The body of Hussein Hamada, the Israeli national killed in Monday's earthquake in L'Aquila, Italy, will be flown back to Israel for burial on Friday.
Hamada's body is scheduled to arrive in Israel early Friday morning and his funeral is scheduled to take place Friday afternoon in his hometown, the Galilee village of Kabul.
Hamada's father, Amin, and other family members who had traveled to Italy to identify his body are also returning to Israel on Friday.
Hamada, 23, lived in a student dormitory that collapsed when the 6.3magnitude quake struck. His body was reportedly found on Tuesday, but was not positively identified until a blood sample could be taken from his father on Wednesday.
Rescuers on Thursday pulled more corpses from the rubble of Italy's worst earthquake in three decades, braving strong aftershocks in the dimming hope of finding survivors.
The death toll from Monday's quake in the central region of Abruzzo climbed to 279 after rescuers recovered the latest bodies.
Tremors shook the medieval mountain city of L'Aquila and nearby villages throughout the morning, further damaging buildings and prompting authorities to cordon off the city center, which bore the brunt of the quake.
The aftershocks terrified many survivors, 17,000 of whom spent another cold night in tent villages after being made homeless. Rescuers said the chances of finding anyone alive under the devastated city were decreasing every hour.
Hamada's family was told by rescue crews on Tuesday that they expected no survivors to emerge from the rubble in which the Israeli medical student was buried.
Hamada's father, Amin, frustrated with the steady stream of rumors about his son's whereabouts, decided to fly to Italy along with two family members. On Tuesday he waited by the ruins of the dormitory, hoping for some word about his son's fate.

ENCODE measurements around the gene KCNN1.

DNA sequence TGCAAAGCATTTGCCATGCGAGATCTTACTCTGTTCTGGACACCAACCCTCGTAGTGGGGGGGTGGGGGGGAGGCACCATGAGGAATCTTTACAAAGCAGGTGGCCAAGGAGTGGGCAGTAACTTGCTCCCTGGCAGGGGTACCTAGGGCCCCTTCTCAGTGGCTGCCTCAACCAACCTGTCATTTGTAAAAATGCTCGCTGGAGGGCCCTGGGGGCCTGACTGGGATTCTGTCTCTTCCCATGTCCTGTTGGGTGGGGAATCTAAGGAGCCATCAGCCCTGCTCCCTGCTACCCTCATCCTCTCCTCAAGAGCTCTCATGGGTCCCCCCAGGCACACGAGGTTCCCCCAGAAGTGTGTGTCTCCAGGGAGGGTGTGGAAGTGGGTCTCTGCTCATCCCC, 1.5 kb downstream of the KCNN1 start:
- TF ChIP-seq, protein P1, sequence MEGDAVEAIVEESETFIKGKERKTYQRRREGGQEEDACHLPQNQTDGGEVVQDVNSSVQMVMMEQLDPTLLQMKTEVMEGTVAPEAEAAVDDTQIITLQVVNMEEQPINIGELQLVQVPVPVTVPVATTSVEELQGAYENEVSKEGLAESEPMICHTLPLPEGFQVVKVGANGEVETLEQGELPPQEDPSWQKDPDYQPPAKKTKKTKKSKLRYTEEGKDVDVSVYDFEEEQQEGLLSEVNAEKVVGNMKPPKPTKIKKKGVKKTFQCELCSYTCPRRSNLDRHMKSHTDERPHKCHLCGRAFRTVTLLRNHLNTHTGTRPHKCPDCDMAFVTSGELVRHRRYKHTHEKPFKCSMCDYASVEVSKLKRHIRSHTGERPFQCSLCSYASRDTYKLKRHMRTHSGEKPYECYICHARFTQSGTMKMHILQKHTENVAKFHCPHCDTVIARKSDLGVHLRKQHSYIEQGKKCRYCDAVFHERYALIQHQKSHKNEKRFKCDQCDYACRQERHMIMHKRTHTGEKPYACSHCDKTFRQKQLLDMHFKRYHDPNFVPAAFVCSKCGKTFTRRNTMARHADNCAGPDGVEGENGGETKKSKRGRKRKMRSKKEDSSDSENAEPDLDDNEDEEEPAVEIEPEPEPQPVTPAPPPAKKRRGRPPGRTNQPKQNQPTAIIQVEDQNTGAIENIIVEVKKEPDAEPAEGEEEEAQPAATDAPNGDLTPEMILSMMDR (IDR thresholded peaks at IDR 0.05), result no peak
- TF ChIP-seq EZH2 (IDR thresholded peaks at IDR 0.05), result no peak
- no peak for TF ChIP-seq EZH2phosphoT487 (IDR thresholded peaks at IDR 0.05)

"I'm full of hope, and I'm praying. I want to return with him to Israel, to bring him back home," he said, adding that when he spoke with Hussein three days ago, his son had spoken of the many tremors that had struck the region of late.
Amin Hamada stood for hours beside the rubble alongside the relatives of other missing persons. After he enlisted the help of the Israeli consul, rescue coordinators emerged from the rubble with tragic news.
"No one is alive underneath the ruins," one of them said. "We brought in advanced equipment that can detect even faint breathing, but it didn't find a thing."
The father was told by a rescue worker: "There is no hope anyone here is alive."
The death count from the disaster has risen to 279.
Earlier Wednesday, Prime Minister Benjamin Netanyahu and Italian Prime Minister Silvio Berlusconi reached an agreement Wednesday for Israel to send a delegation of trauma experts to quake-struck Italy.
Berlusconi thanked Netanyahu after he offered his condolences and said Israel would offer any aid his country requires following the earthquake.
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